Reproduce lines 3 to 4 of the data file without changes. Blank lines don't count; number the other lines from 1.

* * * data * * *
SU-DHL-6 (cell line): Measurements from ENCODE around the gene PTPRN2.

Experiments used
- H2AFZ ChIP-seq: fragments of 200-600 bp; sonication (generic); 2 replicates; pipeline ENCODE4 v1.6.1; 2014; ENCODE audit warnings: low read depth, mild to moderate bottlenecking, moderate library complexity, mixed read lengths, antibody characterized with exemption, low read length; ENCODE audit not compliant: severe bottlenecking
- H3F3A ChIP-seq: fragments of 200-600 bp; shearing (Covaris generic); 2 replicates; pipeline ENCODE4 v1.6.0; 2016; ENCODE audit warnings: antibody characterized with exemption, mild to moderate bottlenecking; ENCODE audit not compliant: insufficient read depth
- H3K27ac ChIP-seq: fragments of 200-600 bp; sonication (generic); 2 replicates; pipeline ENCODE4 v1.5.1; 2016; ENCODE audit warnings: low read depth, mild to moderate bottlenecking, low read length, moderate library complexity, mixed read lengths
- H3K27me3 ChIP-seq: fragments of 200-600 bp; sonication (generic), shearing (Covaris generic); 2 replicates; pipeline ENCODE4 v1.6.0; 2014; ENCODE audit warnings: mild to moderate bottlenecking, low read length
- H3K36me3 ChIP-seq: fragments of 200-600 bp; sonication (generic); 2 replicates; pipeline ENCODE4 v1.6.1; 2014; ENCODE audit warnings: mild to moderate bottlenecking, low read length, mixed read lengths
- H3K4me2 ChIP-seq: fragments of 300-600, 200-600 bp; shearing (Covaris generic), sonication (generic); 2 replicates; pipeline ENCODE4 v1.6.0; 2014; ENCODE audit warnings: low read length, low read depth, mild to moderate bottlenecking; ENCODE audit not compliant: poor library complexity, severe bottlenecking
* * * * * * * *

- H2AFZ ChIP-seq: fragments of 200-600 bp; sonication (generic); 2 replicates; pipeline ENCODE4 v1.6.1; 2014; ENCODE audit warnings: low read depth, mild to moderate bottlenecking, moderate library complexity, mixed read lengths, antibody characterized with exemption, low read length; ENCODE audit not compliant: severe bottlenecking
- H3F3A ChIP-seq: fragments of 200-600 bp; shearing (Covaris generic); 2 replicates; pipeline ENCODE4 v1.6.0; 2016; ENCODE audit warnings: antibody characterized with exemption, mild to moderate bottlenecking; ENCODE audit not compliant: insufficient read depth